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Irish at Indy Combine (offense)

The most fascinating ND offensive prospect is RB C.J. Prosise, partly because of the surprising speed and versatility, but also because of his inexperience at the position.

The following five former Notre Dame players on the offensive side of the football were put through the paces in the various strength/speed/agility categories at the Indianapolis Combine over the weekend.

No surprise that wide receiver Will Fuller and running back C.J. Prosise showed themselves well in the speed categories while both caught the football well, which was particularly important for the record-setting Fuller.

It should never be overlooked that everything that takes place at the Indianapolis combine is a series of measuring devices. The Great Truth lies in the film from their collegiate careers.

While a strong combine showing is important, it’s not as important as the proof of one’s ability, which was firmly established from September 2015 through the early days of January 2016.

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After defending his passion for the game in typical Ronnie Stanley-low key mode, the 6-foot-6, 312-pound offensive tackle represented himself well on the field and in the agility drills, although he chose to delay the revelation of his strength numbers until Pro Day at Notre Dame (March 31).

It was a good strategic move by Stanley not to bench, vertical jump or broad jump. The rap on Stanley – besides tangible intensity – is overall upper body strength. He obviously didn’t feel he’d benefit from posting numbers to compare to his fellow offensive linemen/tackles. If strength is indeed lagging behind, he’s got another month to make gains before Pro Day.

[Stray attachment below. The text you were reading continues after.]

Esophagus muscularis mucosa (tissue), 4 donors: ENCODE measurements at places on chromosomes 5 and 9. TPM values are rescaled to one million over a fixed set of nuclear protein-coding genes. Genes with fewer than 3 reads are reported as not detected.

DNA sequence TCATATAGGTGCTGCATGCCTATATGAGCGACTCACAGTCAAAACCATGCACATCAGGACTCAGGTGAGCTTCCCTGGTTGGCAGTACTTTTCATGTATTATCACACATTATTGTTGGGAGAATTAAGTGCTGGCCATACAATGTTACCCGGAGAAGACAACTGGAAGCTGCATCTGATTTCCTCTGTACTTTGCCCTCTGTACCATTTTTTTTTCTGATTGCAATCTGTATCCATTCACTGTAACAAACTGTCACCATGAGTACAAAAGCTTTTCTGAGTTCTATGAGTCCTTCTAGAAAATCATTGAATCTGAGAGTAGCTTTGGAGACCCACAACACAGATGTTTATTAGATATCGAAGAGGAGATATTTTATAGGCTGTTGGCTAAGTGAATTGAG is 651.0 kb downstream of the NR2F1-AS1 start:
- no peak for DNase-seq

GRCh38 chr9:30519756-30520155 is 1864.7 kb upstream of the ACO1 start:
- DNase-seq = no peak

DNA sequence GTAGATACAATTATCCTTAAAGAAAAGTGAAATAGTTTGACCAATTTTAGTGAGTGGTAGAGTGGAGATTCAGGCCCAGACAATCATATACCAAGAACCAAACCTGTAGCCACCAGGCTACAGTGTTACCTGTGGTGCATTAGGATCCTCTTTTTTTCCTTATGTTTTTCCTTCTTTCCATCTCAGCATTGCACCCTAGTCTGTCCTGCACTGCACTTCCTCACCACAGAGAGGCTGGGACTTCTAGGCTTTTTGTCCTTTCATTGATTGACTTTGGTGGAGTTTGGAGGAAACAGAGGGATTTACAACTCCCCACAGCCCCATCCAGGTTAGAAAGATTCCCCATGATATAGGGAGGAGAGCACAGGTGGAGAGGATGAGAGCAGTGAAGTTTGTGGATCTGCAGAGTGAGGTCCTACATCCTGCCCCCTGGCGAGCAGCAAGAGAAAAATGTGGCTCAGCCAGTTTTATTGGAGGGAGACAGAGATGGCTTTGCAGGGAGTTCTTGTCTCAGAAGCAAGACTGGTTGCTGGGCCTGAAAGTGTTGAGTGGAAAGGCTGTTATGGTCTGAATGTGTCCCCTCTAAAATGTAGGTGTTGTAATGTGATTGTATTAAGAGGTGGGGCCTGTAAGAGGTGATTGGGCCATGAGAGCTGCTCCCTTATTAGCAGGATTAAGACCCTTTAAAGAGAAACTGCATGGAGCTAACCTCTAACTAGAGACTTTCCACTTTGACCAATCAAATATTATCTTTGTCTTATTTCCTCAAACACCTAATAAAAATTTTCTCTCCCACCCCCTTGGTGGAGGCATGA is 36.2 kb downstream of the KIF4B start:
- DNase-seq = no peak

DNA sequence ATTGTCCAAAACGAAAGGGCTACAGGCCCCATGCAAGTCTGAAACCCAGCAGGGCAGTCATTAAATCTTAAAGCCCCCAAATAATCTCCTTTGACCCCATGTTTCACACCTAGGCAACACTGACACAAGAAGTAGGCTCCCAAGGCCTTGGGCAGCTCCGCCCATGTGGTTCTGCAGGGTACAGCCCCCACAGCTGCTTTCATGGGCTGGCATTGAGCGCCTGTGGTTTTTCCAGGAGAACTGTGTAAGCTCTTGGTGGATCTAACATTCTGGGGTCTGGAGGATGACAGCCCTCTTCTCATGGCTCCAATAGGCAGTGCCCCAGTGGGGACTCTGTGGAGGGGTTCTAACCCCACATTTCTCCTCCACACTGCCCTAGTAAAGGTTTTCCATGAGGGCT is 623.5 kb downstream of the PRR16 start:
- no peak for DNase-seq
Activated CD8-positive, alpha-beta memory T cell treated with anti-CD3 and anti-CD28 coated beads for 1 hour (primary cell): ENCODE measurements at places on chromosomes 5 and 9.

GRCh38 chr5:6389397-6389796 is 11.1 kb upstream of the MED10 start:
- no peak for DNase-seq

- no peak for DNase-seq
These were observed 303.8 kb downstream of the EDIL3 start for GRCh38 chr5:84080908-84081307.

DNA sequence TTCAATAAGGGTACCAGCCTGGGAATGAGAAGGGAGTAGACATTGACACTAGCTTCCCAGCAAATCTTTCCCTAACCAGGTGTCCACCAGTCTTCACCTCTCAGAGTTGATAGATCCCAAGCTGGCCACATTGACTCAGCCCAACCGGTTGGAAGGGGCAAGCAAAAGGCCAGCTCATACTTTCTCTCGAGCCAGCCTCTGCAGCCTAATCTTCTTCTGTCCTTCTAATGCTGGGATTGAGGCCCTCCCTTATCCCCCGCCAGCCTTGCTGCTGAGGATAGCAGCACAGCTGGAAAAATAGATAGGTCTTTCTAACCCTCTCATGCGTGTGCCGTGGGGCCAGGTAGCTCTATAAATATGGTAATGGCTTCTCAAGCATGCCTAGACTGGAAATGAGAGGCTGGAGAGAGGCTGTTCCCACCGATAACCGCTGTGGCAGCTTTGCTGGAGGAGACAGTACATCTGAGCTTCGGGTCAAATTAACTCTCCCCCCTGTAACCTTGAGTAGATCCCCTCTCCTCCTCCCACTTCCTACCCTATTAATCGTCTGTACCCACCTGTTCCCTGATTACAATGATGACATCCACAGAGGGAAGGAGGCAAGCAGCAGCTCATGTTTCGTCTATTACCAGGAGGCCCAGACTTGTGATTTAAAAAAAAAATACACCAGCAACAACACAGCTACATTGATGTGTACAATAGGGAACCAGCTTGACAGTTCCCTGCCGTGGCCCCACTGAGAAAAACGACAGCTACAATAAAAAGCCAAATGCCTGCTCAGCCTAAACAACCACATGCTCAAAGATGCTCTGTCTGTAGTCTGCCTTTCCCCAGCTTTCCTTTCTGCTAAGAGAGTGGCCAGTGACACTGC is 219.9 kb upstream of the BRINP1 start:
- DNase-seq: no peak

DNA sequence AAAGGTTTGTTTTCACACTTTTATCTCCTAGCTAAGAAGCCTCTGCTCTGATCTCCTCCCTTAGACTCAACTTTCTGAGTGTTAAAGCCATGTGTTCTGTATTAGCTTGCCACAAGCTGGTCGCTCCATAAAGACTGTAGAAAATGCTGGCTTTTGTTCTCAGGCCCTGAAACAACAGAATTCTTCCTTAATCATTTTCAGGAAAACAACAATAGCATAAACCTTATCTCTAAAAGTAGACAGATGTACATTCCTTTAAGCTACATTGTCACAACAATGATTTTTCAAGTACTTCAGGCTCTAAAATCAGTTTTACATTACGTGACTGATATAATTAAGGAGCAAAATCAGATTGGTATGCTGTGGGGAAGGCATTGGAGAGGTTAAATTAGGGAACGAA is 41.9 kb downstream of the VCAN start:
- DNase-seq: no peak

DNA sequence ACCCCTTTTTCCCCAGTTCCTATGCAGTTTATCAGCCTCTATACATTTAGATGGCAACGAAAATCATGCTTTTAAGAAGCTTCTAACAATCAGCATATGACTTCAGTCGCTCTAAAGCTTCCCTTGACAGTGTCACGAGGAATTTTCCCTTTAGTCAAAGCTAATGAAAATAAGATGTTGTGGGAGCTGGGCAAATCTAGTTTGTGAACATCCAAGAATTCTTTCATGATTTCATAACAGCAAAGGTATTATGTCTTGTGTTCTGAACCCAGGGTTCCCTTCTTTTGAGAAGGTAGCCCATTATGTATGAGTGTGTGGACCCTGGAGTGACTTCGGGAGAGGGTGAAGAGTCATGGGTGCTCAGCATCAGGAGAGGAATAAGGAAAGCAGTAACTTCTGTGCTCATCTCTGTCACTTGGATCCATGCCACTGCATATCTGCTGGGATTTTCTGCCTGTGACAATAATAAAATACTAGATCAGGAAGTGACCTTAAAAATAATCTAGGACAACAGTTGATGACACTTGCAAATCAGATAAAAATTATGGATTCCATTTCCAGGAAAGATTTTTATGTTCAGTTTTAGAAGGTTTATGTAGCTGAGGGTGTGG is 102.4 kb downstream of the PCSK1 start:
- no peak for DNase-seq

Stanley ran a 5.20, which is certainly representative of his first-round projection. But when you saw Mississippi’s Laremy Tunsil go through the drills, you understood why Tunsil is the higher-rated prospect. He’s a bigger, more athletic, more explosive edge offensive lineman.

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WR-WILL FULLER (6-0, 186)
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There were few surprises at the combine, good or bad. A 4.32 40 is eye-opening because it was the second best at the combine (through three days) behind only Keith Marshall’s 4.31. But it’s hardly a shock considering how Fuller repeatedly ran by some of the fastest cornerbacks in the country in 2014-15.

Also no surprise was the 10 reps of 225 pounds on the bench press as well as the combine’s smallest hands – 8 ¼ inches. If you said Fuller’s vertical jump would be 33 ½ inches, one might have suspected it would be a touch higher considering the speed/athleticism.

The one “surprise” would be the way Fuller caught the football after tracked him with nine drops in each of the last two seasons. Fuller put some of these doubts to rest – if not completely in the rearview mirror -- at the combine.

Some have speculated that Fuller now moves into first-round range, which may be a bit of an overreaction. All it takes is one team to agree and Fuller is a very rich man. But those small hands, thin frame and lack of strength remain in play. He’s trending in the right direction, but hasn’t necessarily done enough to end up among the top 32 picks in the draft.

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C-NICK MARTIN (6-4, 299)